Some records are still held in the local churches. Contact the current minister to find out what records are still available.
- Make an appointment to look at the records. Or ask the minister of the church to make a copy of the record for you.
- To find church staff available, you might have to visit on Sunday.
- Ask for small searches at a time, such as one birth record or a specific marriage. Never ask for "everything on a family or surname".
- A donation ($25-$40) for their time and effort to help you would be appropriate.
- If the church has a website, you may be able to e-mail a message.
- See the Letter Writing Guide for Genealogy for help with composing letters.
- Each denomination page offers an online address directory of local churches for that denomination.
Check the church records collections in archives and libraries.[edit | edit source]
Some church records have been deposited for preservation in government archives or in libraries. Watch for links to digitized, online records offered by the archives. Some archives provide research services for a fee. For others, if you cannot visit in person, you might hire a researcher.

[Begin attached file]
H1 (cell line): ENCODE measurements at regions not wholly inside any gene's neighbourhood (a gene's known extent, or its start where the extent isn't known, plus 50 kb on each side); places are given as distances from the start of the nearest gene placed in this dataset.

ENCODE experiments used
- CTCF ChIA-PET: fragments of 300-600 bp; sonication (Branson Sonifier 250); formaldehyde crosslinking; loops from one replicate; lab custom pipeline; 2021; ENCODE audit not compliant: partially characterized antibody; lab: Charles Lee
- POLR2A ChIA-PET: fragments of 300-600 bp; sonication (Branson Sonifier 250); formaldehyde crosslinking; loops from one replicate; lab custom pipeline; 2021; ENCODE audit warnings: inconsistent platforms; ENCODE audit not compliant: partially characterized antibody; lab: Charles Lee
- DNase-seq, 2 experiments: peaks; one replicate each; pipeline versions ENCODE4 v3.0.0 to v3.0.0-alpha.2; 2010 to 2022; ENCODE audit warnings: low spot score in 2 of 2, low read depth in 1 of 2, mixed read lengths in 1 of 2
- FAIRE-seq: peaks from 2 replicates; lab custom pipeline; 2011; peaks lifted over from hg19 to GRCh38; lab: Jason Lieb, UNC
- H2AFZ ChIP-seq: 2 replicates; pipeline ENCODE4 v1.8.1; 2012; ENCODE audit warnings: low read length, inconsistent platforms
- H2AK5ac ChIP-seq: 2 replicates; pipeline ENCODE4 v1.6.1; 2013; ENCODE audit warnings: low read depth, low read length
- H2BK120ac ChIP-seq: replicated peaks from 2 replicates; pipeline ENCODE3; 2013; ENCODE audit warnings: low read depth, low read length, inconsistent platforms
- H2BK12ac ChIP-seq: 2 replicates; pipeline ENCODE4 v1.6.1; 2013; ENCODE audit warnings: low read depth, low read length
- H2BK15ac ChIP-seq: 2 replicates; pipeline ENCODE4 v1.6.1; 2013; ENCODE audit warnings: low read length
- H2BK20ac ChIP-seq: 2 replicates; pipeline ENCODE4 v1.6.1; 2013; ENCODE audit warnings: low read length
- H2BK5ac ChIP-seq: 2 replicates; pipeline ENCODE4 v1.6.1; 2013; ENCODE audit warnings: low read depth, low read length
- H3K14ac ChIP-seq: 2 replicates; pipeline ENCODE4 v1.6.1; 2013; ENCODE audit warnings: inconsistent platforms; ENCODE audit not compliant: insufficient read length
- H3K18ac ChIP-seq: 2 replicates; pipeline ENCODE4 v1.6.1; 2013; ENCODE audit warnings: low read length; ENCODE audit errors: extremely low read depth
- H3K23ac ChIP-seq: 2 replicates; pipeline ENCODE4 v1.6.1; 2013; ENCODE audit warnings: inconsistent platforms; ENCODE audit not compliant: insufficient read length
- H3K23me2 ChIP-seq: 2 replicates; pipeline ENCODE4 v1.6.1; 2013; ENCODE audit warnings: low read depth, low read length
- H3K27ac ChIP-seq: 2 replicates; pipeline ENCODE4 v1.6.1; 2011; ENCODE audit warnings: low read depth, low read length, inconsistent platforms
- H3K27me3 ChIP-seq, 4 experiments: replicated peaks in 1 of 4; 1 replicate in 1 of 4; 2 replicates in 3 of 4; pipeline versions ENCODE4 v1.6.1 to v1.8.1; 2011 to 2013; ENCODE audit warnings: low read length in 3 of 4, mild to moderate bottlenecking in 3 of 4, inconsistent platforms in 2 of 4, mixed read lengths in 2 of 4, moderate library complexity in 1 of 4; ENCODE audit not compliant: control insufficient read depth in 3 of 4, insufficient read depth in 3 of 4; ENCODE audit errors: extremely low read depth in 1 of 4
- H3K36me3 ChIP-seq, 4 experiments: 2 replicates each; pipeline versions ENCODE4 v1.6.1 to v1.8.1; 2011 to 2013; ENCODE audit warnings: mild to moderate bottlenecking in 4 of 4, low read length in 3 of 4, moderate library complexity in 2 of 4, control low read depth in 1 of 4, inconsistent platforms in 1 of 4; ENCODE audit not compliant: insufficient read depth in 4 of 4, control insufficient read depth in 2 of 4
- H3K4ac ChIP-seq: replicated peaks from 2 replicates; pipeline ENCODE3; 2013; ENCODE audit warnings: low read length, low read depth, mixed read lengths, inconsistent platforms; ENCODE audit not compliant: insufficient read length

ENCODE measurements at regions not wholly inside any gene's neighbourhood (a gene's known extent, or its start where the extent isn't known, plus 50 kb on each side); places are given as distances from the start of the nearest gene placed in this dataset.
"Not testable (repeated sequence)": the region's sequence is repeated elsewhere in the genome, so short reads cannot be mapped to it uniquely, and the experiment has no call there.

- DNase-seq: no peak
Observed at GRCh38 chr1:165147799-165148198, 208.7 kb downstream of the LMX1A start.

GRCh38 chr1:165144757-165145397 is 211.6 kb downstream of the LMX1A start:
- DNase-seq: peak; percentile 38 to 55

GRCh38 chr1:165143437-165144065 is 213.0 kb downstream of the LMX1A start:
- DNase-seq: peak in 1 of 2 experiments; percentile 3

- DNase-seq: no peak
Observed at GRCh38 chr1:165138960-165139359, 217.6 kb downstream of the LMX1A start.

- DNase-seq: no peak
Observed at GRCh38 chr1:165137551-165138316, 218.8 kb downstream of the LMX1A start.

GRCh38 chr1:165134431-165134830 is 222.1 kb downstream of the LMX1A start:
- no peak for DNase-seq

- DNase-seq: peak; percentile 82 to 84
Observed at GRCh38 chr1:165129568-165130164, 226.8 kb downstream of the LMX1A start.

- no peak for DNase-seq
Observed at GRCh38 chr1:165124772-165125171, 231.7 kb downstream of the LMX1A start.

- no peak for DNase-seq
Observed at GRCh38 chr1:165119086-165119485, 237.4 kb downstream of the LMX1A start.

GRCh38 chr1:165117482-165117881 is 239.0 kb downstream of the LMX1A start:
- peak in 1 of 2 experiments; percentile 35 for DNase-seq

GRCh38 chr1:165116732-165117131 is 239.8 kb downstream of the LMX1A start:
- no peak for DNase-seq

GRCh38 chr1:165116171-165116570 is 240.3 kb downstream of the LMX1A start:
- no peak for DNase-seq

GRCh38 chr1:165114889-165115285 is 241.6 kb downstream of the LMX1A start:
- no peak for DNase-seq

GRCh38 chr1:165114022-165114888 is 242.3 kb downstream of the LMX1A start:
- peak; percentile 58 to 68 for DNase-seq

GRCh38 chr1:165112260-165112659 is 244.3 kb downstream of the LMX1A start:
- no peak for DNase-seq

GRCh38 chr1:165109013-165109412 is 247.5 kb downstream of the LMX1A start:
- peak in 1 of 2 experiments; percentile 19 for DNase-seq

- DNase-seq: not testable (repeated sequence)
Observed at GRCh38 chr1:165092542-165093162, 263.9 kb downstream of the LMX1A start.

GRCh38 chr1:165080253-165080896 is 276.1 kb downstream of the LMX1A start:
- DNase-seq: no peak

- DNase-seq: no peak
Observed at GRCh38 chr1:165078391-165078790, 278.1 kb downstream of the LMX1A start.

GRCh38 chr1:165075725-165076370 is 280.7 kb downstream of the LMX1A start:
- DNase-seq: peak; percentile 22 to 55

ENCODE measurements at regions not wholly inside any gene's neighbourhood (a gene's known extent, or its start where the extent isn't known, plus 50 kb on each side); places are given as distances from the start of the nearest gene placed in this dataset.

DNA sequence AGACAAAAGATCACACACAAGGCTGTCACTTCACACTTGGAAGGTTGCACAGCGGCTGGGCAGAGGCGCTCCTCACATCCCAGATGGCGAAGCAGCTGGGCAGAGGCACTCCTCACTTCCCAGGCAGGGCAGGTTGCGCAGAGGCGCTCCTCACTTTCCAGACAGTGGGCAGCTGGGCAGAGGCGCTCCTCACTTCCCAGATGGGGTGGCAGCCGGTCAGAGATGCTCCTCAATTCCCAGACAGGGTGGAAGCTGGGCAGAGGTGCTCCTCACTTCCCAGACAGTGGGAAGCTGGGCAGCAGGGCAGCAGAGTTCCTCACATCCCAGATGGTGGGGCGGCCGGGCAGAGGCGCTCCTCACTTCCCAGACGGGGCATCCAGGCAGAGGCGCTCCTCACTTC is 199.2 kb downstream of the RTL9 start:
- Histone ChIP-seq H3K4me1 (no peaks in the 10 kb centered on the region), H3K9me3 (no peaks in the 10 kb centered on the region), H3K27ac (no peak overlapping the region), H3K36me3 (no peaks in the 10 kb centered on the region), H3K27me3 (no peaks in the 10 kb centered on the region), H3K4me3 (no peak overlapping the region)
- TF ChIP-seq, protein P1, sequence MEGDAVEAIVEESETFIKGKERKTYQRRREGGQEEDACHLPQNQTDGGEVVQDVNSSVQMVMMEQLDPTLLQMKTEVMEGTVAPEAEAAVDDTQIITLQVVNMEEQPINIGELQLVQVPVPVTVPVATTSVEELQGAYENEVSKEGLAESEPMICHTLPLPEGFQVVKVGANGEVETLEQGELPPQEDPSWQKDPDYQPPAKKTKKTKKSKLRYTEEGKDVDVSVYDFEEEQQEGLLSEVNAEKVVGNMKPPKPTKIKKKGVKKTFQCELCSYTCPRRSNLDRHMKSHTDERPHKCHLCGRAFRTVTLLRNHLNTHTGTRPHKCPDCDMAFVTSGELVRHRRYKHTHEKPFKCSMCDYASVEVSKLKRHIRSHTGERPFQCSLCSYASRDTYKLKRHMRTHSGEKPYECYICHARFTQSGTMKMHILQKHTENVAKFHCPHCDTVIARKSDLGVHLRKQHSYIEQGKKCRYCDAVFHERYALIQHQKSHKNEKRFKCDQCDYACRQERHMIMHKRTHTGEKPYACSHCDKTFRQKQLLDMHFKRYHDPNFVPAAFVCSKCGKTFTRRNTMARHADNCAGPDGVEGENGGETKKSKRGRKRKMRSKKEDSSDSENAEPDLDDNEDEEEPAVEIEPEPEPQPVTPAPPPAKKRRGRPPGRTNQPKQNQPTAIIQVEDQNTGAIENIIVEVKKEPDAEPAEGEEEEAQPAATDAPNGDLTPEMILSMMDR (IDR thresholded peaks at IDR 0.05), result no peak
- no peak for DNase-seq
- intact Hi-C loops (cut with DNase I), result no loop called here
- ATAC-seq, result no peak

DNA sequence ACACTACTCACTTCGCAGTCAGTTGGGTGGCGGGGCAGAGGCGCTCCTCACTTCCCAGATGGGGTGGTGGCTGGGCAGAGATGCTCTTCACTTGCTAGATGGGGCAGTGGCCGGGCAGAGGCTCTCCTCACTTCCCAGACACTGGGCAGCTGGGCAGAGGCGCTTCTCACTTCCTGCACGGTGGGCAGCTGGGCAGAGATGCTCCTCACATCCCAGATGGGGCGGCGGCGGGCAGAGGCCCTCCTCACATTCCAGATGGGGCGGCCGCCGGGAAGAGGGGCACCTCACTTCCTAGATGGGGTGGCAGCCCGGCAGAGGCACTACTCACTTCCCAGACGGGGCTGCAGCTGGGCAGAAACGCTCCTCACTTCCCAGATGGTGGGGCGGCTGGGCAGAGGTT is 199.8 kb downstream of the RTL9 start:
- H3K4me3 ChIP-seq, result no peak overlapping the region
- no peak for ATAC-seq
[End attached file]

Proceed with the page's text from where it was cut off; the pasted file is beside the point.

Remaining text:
Here you will find archive information unique to the state. Many more archives are kept by denomination. For denominational archives, go to Searching for Church Records by Denomination.
Lutheran[edit | edit source]
ELCA Region 1 Archives
Archives and Special Collections
Pacific Lutheran University
Tacoma, WA 98447
- Archives hold records for closed churches. For open churches write directly to the local church.
Moravian[edit | edit source]
Alaska Moravian Church
P.O. Box 312
Bethel, AK 99559
For Aleknagik and Dillingham:
Dillingham Moravian Church
P.O. Box 203
Dillingham, AK 99576